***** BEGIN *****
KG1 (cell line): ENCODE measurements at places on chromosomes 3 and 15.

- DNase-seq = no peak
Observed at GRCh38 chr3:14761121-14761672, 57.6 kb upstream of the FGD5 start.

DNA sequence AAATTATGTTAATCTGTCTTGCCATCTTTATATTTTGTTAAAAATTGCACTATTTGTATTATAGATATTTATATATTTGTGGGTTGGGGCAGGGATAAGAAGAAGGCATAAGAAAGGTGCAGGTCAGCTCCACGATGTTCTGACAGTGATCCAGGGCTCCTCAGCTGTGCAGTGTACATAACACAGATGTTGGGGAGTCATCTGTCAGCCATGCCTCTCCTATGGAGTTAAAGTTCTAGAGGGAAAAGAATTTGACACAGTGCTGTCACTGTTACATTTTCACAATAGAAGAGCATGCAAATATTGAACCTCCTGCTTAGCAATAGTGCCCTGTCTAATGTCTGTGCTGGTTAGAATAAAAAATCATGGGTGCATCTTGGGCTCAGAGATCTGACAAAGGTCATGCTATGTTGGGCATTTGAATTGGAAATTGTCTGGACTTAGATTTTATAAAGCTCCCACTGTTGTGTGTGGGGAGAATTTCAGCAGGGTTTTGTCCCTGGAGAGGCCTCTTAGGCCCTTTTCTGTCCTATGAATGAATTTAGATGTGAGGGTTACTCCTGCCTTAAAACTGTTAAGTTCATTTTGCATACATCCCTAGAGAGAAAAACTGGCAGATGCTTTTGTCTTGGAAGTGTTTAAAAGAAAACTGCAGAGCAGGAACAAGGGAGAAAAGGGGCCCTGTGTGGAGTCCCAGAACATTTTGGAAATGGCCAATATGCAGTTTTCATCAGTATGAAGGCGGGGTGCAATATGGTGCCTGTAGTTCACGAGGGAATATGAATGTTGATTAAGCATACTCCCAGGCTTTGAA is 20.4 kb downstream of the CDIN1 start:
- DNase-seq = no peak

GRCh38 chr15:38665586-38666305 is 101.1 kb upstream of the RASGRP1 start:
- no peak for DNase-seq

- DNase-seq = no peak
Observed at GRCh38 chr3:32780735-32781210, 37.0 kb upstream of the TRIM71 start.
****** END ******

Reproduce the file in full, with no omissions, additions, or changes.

KG1 (cell line): ENCODE measurements at places on chromosomes 3 and 15.

- DNase-seq = no peak
Observed at GRCh38 chr3:14761121-14761672, 57.6 kb upstream of the FGD5 start.

DNA sequence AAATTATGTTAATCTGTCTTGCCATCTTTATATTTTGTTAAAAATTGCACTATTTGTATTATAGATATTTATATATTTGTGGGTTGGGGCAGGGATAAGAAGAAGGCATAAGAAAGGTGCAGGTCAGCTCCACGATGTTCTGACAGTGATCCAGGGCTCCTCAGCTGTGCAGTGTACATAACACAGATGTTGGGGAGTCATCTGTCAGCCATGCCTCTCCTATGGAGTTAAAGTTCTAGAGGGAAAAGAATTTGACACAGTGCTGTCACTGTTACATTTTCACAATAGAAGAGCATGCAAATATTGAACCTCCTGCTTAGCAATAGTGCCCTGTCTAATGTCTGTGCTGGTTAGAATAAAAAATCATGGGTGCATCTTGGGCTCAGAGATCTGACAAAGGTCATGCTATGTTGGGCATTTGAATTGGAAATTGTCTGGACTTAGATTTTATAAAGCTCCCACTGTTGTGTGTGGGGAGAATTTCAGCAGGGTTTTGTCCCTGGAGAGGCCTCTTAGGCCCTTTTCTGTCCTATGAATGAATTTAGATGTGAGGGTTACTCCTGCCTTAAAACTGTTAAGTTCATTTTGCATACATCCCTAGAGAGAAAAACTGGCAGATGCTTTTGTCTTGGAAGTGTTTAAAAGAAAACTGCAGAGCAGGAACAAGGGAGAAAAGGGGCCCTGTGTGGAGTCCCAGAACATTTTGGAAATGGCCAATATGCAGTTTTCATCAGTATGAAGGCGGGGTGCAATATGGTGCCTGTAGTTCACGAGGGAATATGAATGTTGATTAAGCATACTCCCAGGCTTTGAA is 20.4 kb downstream of the CDIN1 start:
- DNase-seq = no peak

GRCh38 chr15:38665586-38666305 is 101.1 kb upstream of the RASGRP1 start:
- no peak for DNase-seq

- DNase-seq = no peak
Observed at GRCh38 chr3:32780735-32781210, 37.0 kb upstream of the TRIM71 start.